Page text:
How Facebook Plans to Become THE Online Shopping Destination and Dominate eCommerce
"On Facebook we've seen that people are coming to our platform not only to connect with friends and family but also with products and brands. In fact, a survey suggested that nearly half of people come to Facebook to actively look for products, with a majority of them discovering new products in News Feed, Pages, and Groups."
So begins the latest pitch from Zuckerberg and Co., this time focused on showcasing improvements to the on-platform buying process for Facebook users. The gist of Facebook's push is familiar - more people are using mobile phones to connect with brands, yet often brand mobile experiences are frustrating, as many businesses haven't yet been able to optimize their mobile shopping experience. But Facebook has, their mobile offerings work faster and are more in-tune with rising user expectations than most. So why not use Facebook as your hub for your online business efforts? I mean, everybody's already on Facebook anyway, right?
"For people, the mobile shopping experience is often difficult to navigate. Customers can experience slow load times and too many steps on the way to checkout. This is bad for people and bad for marketers."
It's always interesting to see Facebook take this angle, portraying itself as something of a savior for both buyers and sellers by providing functionality that better connects the two than they'd ever be able to achieve alone. And maybe Facebook's right. Maybe, given the ubiquity of Facebook, it makes sense for brands to put more focus on the platform and utilize the efficiencies of Facebook's ever-improving on-platform buying options - even if it means building more reliance on 'borrowed land'.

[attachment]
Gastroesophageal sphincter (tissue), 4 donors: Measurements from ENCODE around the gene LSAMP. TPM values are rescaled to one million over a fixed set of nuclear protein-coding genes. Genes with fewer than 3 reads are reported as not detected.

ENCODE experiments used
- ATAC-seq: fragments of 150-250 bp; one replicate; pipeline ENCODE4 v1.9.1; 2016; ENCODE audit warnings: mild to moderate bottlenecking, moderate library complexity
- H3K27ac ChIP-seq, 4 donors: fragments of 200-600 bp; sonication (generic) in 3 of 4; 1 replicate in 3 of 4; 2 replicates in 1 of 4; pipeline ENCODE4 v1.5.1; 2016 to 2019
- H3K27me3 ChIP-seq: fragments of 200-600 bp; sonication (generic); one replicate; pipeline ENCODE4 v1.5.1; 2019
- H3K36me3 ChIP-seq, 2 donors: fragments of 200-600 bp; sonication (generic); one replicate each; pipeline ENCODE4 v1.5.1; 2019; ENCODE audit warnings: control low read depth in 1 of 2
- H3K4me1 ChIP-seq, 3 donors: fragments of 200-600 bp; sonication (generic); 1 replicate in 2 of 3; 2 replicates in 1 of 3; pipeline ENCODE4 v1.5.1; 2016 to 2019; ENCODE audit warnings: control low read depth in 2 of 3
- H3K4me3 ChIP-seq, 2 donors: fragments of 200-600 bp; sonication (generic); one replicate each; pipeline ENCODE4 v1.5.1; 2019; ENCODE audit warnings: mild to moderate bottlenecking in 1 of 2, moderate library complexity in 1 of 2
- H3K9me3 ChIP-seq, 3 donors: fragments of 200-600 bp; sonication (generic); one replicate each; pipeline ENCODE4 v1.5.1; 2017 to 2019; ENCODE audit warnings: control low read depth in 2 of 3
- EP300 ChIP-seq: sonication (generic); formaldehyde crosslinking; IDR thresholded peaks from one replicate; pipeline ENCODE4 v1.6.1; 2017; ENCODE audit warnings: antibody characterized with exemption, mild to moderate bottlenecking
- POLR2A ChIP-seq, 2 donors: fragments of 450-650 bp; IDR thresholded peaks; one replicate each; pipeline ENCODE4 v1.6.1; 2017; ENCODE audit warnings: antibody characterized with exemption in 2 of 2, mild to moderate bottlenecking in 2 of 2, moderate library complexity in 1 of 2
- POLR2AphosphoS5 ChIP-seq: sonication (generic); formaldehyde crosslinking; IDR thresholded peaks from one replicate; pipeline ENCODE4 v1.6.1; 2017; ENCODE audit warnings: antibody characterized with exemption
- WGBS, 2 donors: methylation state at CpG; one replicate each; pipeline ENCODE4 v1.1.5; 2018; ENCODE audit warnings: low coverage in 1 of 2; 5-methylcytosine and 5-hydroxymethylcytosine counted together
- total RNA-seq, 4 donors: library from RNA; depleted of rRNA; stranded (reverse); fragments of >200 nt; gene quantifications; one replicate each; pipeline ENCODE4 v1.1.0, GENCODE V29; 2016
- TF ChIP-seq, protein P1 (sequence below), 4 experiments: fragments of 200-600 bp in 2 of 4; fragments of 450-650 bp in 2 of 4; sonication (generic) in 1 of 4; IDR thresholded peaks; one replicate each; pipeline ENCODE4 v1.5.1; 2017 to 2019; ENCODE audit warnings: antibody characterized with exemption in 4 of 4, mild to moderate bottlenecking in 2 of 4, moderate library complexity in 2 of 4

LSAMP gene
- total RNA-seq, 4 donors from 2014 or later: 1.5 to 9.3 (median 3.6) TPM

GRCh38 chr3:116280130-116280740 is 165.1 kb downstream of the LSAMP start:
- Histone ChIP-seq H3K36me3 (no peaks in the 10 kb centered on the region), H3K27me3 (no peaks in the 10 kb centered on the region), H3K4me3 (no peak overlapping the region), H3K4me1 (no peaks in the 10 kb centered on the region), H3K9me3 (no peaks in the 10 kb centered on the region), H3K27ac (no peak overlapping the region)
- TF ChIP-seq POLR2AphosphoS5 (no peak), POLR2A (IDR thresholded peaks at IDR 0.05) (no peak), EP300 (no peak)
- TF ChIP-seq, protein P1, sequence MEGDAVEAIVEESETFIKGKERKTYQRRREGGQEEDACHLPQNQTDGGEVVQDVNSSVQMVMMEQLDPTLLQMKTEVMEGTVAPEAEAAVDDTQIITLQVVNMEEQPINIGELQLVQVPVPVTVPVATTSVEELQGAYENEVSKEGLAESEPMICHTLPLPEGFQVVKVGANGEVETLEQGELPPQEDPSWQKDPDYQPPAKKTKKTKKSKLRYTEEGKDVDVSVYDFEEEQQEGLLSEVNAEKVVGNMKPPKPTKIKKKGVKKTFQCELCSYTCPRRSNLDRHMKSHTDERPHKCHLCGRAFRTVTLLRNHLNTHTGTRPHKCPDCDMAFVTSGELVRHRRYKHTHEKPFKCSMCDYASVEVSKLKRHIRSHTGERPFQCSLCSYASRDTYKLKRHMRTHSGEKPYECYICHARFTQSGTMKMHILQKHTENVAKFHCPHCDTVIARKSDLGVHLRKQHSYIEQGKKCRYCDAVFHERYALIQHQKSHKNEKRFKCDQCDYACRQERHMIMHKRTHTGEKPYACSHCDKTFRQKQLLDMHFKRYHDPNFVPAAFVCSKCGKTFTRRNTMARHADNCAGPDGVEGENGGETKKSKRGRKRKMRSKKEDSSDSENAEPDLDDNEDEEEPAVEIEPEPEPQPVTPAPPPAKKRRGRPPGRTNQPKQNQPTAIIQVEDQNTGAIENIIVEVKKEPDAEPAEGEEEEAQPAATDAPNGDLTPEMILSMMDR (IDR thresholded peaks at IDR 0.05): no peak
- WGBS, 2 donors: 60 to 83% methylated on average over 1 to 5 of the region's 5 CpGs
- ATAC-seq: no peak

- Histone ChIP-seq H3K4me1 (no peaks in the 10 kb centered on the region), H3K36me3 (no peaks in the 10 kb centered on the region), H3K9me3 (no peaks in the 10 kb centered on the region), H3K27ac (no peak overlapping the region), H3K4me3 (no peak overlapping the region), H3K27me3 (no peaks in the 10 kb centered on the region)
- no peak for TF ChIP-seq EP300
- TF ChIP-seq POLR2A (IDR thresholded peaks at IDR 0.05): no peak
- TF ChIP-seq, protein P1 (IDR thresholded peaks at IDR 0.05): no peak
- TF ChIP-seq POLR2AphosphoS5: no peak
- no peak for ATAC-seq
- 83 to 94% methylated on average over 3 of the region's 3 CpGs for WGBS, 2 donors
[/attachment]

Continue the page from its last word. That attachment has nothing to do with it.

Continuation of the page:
Facebook can certainly make a strong case in this regard, and in a new blog post, The Social Network has outlined the various efforts it's undertaking to better connect people and brands - looking at both the options they have in place now, and those that are in experimental stage and coming sometime soon. Essentially, it's a blueprint for how Facebook plans to dominate online shopping - here's how it works.
First off, Facebook highlights the success they've seen with their carousel ads format:
"Last year we introduced the carousel format for Facebook ads, which lets advertisers showcase multiple product images and links in one ad. Based on our preliminary testing, advertisers have seen carousel link ads drive 30-50% lower cost-per-conversion. We've also brought carousel to Instagram ads and have recently made video available for this format."
Carousel ads are certainly an interesting option, and one which is likely to become more beneficial the users get more accustomed to them. And clearly they're already seeing success - if you've not considered Facebook's Carousel Ads for your business, it may be worth looking into - particularly as the offering is now available for Instagram also.
Facebook next highlights one of it's new offerings called 'Canvas', which is currently in testing phase. The first version of Canvas was showcased at the Cannes Lions Festival back in June, an immersive ad format that's effectively a branded website within Facebook.
Now, Facebook is looking to expand Canvas, giving advertisers a "fast-loading, full-screen experience where they can browse through a variety of products, before going to the retailer's website to purchase."
The process aims to streamline the buying process, giving users more reason to stay on Facebook for longer, rather than bouncing off to non-optimized mobile websites.
Facebook is continuing to push ahead with testing of its on-platform 'buy' button, which would further streamline the sales process for users. Clicking the 'buy' button will eventually enable shoppers to make a purchase directly from a business without ever leaving Facebook.